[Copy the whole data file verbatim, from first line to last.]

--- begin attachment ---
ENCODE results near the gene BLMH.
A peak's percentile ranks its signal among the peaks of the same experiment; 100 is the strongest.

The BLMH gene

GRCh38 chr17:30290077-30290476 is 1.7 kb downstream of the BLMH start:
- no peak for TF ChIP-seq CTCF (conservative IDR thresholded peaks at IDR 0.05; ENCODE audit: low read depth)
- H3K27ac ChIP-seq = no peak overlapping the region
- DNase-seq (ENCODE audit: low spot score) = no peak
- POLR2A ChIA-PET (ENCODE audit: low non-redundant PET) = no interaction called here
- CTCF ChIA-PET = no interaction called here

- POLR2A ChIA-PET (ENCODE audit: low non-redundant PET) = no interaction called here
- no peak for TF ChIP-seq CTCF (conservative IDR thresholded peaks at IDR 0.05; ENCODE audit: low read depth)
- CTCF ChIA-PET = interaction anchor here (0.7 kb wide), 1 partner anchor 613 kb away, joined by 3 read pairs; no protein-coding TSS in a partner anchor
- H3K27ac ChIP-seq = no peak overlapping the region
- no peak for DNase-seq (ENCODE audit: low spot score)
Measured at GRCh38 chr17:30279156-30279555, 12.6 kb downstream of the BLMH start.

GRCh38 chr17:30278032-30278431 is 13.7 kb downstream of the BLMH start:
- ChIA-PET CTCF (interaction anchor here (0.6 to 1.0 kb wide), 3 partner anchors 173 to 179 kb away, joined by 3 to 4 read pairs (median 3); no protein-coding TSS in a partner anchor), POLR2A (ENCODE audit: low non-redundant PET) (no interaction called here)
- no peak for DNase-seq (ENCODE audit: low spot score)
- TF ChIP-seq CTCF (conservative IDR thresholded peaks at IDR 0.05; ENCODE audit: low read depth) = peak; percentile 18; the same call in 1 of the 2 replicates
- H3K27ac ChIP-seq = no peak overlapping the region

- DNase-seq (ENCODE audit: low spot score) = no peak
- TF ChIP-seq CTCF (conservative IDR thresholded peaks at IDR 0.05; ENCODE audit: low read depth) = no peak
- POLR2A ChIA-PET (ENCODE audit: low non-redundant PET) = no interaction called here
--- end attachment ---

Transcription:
ENCODE results near the gene BLMH.
A peak's percentile ranks its signal among the peaks of the same experiment; 100 is the strongest.

The BLMH gene

GRCh38 chr17:30290077-30290476 is 1.7 kb downstream of the BLMH start:
- no peak for TF ChIP-seq CTCF (conservative IDR thresholded peaks at IDR 0.05; ENCODE audit: low read depth)
- H3K27ac ChIP-seq = no peak overlapping the region
- DNase-seq (ENCODE audit: low spot score) = no peak
- POLR2A ChIA-PET (ENCODE audit: low non-redundant PET) = no interaction called here
- CTCF ChIA-PET = no interaction called here

- POLR2A ChIA-PET (ENCODE audit: low non-redundant PET) = no interaction called here
- no peak for TF ChIP-seq CTCF (conservative IDR thresholded peaks at IDR 0.05; ENCODE audit: low read depth)
- CTCF ChIA-PET = interaction anchor here (0.7 kb wide), 1 partner anchor 613 kb away, joined by 3 read pairs; no protein-coding TSS in a partner anchor
- H3K27ac ChIP-seq = no peak overlapping the region
- no peak for DNase-seq (ENCODE audit: low spot score)
Measured at GRCh38 chr17:30279156-30279555, 12.6 kb downstream of the BLMH start.

GRCh38 chr17:30278032-30278431 is 13.7 kb downstream of the BLMH start:
- ChIA-PET CTCF (interaction anchor here (0.6 to 1.0 kb wide), 3 partner anchors 173 to 179 kb away, joined by 3 to 4 read pairs (median 3); no protein-coding TSS in a partner anchor), POLR2A (ENCODE audit: low non-redundant PET) (no interaction called here)
- no peak for DNase-seq (ENCODE audit: low spot score)
- TF ChIP-seq CTCF (conservative IDR thresholded peaks at IDR 0.05; ENCODE audit: low read depth) = peak; percentile 18; the same call in 1 of the 2 replicates
- H3K27ac ChIP-seq = no peak overlapping the region

- DNase-seq (ENCODE audit: low spot score) = no peak
- TF ChIP-seq CTCF (conservative IDR thresholded peaks at IDR 0.05; ENCODE audit: low read depth) = no peak
- POLR2A ChIA-PET (ENCODE audit: low non-redundant PET) = no interaction called here